Friday, November 26, 2004


The Bakerina had made me an offer I couldn’t refuse: a Friday post-mortem of our respective Thanksgiving feasts. I’m holding up my end of the bargain with this post, written after enough time has elapsed so that excessive levels of l-tryptophan in my bloodstream will not cloud my thinking.

This year, we did a few things differently. We had purchased new china a few months back, in one of those little trips to Williams-Sonoma that got way out of control: instead of some cedar boards and seasoning for making planked salmon, we went home with three hundred bucks worth of heavy white porcelain. As Martha would say, “it’s a good thing.” Anyway, we elected to use this nice white dinnerware instead of our Fancy Shit from the China Cabinet. This saved an enormous amount of time in the clean-up phase that inevitably follows Gastric Packing Exercises.

Our table looked pretty spiffy, with a new red tablecloth and a beautiful floral centerpiece. The picture below shows things just before the arrival of the Mongol Hordes our friends. Snazzy, huh?

Chez Elisson, before the invasion of the Mongol Hordes festivities. Posted by Hello

We broke with tradition in yet another respect this year. Rather than horse all of the platters to the table and serve everything family-style, we set up a buffet line in the kitchen. That way, everyone could load his or her plate at leisure, without having to wait patiently for dishes to get passed. Much more efficient.

Now, to the menu items.

Once again, She Who Must Be Obeyed prepared her Maple-Roast Turkey, from a recipe originally published in Bon Appetit magazine twenty years ago, and which we’ve used many times since. The turkey is prepared by inserting mint and sage leaves under the skin of the breast and glazing with a mixture of maple syrup, butter, snipped chives, and minced ginger root. The results this year were superb.

We had two – count ’em! – two types of stuffing, both prepared ex ave. One, a traditional bread stuffing, was made with foccacia croutons enhanced with herbes de Provence, onions, celery, and my made-from-scratch 100-octane chicken stock. The second is a little less traditional: sweet Italian sausage, rice, toasted pine nuts, golden raisins, chopped parsley, and Parmesan. This year, we stepped out of the box a little bit and used turkey sausage and brown rice, small changes that will henceforth be incorporated into the Elisson Cooking Canon. The bread-based stuffing was pretty damn fine, as expected, with a flavor that shouted “Thanksgiving!” - but the brown rice stuffing kicked its ass around the block. It was just that good.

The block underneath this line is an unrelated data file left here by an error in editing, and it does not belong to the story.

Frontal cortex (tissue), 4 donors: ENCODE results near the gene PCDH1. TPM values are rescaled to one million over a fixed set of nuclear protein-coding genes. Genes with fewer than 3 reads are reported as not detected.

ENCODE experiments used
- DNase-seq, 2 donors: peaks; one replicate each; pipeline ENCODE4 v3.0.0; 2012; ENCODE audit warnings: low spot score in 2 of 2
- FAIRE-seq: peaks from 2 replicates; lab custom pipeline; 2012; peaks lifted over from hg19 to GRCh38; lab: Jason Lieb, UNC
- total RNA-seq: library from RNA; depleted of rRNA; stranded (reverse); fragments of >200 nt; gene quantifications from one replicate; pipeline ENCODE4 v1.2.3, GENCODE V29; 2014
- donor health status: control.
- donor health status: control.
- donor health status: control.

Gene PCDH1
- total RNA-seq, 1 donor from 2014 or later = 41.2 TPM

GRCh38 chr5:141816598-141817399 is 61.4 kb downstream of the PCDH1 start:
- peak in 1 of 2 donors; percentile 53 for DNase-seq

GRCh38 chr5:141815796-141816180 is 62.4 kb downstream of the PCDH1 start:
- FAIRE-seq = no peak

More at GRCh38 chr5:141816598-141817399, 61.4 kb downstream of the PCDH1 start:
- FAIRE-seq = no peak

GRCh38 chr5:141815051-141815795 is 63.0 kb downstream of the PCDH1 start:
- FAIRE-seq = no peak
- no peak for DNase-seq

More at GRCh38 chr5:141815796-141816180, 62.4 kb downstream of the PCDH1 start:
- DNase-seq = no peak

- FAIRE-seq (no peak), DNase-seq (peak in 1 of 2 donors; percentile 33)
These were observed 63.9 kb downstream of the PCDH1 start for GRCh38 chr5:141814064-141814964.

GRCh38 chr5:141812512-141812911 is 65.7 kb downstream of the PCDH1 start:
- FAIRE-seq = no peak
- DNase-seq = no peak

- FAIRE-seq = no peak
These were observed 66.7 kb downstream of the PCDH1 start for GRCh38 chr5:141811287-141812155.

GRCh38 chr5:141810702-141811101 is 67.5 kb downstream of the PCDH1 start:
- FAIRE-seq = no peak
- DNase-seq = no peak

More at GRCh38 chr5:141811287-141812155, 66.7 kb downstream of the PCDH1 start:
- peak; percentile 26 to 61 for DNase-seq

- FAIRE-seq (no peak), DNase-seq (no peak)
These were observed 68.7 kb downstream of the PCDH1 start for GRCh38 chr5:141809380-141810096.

Especially when slathered with my Giblet Gravy. Yes, friends, this is one dish for which SWMBO hands the kitchen reins to me and lets me drive, for it involves Substances She Does Not Eat. Namely, giblets.

It’s basic stuff, really, although it sounds like a big pain in the ass. You take the giblets (minus the liver, which is sautéed separately), simmer them in water to cover, along with carrots, onion, celery, parsley stems, a clove or two of garlic, some whole peppercorns, and fresh thyme. After a couple of hours, you strain off the liquid (now a yummy stock) and mix in some roux (olive oil plus flour, stirred over med-high flame until it gradually turns the color of milk chocolate) to get the right consistency. You take the simmered meat and pull it apart (gotta get rid of the neck bones and gristle), then dice it up fine along with the sautéed liver, then add to the thickened stock. Stir in a splash of Cognac and simmer for about 20 minutes, then keep warm until serving. Yummers!

But wait, there’s more. An assortment of tiny potatoes – gold, red, and dark purple – halved, and roasted to a caramelized turn in olive oil and duck schmaltz, along with about a head’s worth of unpeeled garlic cloves and a handful of fresh rosemary. Butternut squash, split, with the deep orange flesh slathered with butter and honey, then roasted – recipe courtesy of the Mistress of Sarcasm her ownself! SWMBO’s carrot soufflé, a low-carb treat. Our friend Gary’s amazing sweet potato pudding, surprisingly non-cloying.

I can’t forget my Wilted Spinach Salad with Pine Nuts and Dried Currants. “My” is a misnomer – we got this recipe from SWMBO’s brother Aaron (a professional chef) and we love it all year ’round. Take a good-sized bowl of clean, dry baby spinach. Heat up some extra-virgin olive oil and throw in a liberal amount of chopped garlic. As soon as it’s hot enough to perfume the oil (but not brown the garlic), dump it on the spinach and toss until wilted. Throw in some dried currants and a liberal handful of toasted pine nuts, then toss with freshly grated Pecorino Romano. Sprinkle a little extra Romano on top before serving and you’ve got a spinach salad that will kill a vampire at twenty paces.

And – in a semi-appalling nod to American tradition – the Infamous Green Bean Casserole. Yes, you know which one I’m talking about. Canned green beans, canned cream of mushroom soup, canned fried onions. A rare example of the whole being greater than the sum of its (horrendous) parts, this is a dish that makes a statement. “Get down off your foodie-ass high horse and eat some of this.”

All of this washed down with copious amounts of Rex Goliath 47-Pound Rooster Merlot and chilled Peanut Grigio (a local Georgia wine), and you’ve got yourself a meal, laddie buck.

Desserts? Yeah, we had those, too. Our friend Laura Belle contributed two apple pies (one crumb, the other a gargantuan two-crust marvel) and a pumpkin pie, along with ice cream, schlag, and caramel sauce with which to decorate them. Plus some chewy chocolate brownies, if the pies were not enticement enough. We threw in a (store bought, I’ll confess it) chocolate silk pie.

Oy. Some nice hot coffee and a shot of Underberg bitters. Now…(urp) what’s fer breakfast?

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